After days of hearing expert testimony, the jury finally heard from the parents of Deputy Michael Norris.

His mother told the jury about his childhood, and how he was always willing to help others.

She said family got together every Sunday night for taco night, Michael’s favorite.

“There’s not a day that goes by that Michael is not my thoughts,” Fran Norris said. “We will never know his true potential.”

His father Bennett Norris went through more than 40 photos that span Michael’s life.

Bennett is a volunteer fire chief in Monroe County. He remembers hearing the tone drop on September 13, 2014, for shots fired.

“In my heart, I knew something terrible happened,” Bennett said.

"He started to pray for both deputies, but he knew Michael was the one in critical condition.

“I knew there was very little chance my son wouldn’t make it,” Bennett said.

He then told the jury how they made the decision to end life support, and how Michael gave his organs to others.

“We were broken, battered down and just lost without his presence,” Bennett said. “Our life was ruined, a hole opened in our heart that will never go away.”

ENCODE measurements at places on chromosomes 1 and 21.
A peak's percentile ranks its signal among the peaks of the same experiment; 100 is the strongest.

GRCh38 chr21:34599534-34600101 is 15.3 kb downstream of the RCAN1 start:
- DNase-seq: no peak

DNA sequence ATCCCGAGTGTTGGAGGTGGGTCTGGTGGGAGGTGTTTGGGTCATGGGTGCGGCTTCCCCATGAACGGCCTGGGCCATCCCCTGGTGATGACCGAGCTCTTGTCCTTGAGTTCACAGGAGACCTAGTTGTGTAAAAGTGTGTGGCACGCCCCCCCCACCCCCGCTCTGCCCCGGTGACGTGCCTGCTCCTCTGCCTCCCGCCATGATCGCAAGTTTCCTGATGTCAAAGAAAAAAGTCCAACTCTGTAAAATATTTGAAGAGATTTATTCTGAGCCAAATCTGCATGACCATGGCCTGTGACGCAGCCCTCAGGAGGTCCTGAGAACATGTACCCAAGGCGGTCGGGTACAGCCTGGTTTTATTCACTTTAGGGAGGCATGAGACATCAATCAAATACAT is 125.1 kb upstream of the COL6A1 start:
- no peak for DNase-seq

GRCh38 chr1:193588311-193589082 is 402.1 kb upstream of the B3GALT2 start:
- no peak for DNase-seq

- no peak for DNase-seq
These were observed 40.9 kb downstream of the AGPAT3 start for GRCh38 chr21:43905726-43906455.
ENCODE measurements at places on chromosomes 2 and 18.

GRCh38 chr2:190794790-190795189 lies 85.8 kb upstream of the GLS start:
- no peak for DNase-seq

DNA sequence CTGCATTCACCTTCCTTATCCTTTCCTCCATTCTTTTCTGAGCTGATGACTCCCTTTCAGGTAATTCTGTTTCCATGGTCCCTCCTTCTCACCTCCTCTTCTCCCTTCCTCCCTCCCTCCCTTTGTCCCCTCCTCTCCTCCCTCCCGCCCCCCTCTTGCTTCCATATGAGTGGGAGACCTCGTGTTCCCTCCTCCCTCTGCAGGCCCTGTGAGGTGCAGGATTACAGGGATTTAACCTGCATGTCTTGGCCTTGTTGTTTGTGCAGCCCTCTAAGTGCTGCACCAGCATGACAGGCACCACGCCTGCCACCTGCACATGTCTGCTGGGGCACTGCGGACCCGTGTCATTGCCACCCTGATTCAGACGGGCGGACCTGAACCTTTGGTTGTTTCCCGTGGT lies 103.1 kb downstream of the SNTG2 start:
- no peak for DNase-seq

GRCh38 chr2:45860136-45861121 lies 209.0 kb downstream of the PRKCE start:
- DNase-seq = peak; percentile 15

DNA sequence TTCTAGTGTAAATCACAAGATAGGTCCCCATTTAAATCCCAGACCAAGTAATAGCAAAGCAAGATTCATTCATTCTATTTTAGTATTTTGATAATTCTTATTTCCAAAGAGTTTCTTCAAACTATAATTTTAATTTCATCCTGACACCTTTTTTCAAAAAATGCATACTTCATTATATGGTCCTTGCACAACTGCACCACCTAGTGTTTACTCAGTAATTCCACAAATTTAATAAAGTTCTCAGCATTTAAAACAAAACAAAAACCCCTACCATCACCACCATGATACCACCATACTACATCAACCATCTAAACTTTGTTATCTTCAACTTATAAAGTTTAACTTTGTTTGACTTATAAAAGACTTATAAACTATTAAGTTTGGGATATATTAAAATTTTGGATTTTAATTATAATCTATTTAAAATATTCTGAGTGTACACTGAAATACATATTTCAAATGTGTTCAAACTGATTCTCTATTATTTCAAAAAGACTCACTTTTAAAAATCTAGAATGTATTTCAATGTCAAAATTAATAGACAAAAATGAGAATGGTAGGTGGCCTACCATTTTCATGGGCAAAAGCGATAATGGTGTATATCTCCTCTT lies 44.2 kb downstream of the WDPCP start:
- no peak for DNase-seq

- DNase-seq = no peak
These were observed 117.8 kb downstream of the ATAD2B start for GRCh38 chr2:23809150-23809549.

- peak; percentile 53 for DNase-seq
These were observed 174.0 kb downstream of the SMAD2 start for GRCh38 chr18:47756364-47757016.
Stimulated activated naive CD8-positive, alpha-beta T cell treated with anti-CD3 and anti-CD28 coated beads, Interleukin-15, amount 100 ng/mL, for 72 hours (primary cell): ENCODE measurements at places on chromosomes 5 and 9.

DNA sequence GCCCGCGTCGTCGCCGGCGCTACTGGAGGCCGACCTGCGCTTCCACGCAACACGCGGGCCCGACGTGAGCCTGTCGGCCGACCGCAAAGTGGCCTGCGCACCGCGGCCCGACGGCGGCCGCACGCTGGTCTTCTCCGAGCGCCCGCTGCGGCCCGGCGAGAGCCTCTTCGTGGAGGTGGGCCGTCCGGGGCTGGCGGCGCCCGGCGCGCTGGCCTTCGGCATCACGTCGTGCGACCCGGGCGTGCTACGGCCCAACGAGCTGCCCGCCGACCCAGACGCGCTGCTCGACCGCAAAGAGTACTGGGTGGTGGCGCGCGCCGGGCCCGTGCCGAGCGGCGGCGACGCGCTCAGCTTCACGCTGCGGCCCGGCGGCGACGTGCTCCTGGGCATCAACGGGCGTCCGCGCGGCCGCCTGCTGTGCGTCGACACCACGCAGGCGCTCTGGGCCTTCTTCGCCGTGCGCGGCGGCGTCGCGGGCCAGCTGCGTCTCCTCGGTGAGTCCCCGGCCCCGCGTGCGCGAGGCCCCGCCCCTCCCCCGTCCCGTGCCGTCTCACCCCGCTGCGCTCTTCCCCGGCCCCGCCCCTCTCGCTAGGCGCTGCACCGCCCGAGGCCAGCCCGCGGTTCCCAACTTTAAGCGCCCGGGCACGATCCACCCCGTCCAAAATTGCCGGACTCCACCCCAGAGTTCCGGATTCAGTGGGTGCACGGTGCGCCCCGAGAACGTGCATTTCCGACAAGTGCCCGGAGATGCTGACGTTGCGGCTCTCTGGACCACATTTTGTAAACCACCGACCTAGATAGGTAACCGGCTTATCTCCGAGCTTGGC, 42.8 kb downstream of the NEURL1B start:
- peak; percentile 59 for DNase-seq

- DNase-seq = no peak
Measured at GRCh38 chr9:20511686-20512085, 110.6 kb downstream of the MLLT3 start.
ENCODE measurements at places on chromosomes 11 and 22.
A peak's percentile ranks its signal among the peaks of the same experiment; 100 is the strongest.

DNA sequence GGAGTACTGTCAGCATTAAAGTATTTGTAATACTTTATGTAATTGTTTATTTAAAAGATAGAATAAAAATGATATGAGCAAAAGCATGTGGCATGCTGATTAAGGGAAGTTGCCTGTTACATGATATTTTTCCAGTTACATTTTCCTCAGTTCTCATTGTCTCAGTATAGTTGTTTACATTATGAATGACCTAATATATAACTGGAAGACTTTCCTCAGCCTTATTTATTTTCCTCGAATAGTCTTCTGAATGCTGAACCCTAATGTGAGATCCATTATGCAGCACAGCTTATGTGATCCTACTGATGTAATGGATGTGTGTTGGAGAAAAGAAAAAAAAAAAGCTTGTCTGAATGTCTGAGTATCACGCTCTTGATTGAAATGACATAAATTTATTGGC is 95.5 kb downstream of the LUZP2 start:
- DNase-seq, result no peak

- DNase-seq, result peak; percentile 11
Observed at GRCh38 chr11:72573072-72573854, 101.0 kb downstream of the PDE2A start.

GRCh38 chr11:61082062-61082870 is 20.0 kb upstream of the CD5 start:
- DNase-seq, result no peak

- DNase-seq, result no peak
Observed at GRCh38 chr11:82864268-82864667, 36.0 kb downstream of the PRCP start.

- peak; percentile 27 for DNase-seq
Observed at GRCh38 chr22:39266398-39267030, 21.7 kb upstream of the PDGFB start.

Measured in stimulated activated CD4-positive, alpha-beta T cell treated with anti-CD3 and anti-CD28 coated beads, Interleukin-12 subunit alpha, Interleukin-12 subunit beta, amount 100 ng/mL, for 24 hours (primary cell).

After Norris’ parents spoke, the defense then called its first witness – Calmer’s lifelong friend, Richard Williams.

“I’ve never known the man to be violent a day in my life,” Williams said. “I hope you can find it in your heart to not put him to death.”

The defense played a recording of an interview done with Calmer’s father, Keith Calmer. The court allowed it to be played since Keith has since passed away.

“He was so smart, he was so genius, he had a 160 something IQ,” Keith Calmer said in the recording.

Calmer’s uncle, Tommie McRae retuned to the stand.

“We were afraid and we were desperate,” McRae told the jury why he made the initial 911 call.

Cheryl Calmer also took the stand one final time to plead for her son’s life.

District Attorney Jonathan Adams gave the closing argument for the state.

He refuted statements from Calmer’s ex-wife, who said he shouldn’t be put to death for his actions.

“That one day is all it took for a 24-year-old man to die and deputy Wilson to be shot three times,” Adams said.

He reminded the jury that Calmer has been sitting in jail reading, eating candy bars, and drinking coffee.

“That’s not punishment for this man, justice in this case is for meaningful punishment,” Adams said.

Calmer’s defense lawyer Gabrielle Amber Pittman gave their closing argument.

“Both deputies were peace keepers, and Deputy Norris died doing his job,” Pittman said.

She told the jury “when you convict someone you look at a crime,” when you sentence you look at a person’s life.

“It takes 12 people for death, one person for life,” Pittman said. She said story of Chris’ life is tragic but also inspiring.

“We’ve presented redeeming qualities, because there’s still good in Chris,” Pittman said.

She then listed 20 reasons for a life sentence including Calmer being sexually assaulted when he was younger, physical, and mental illness.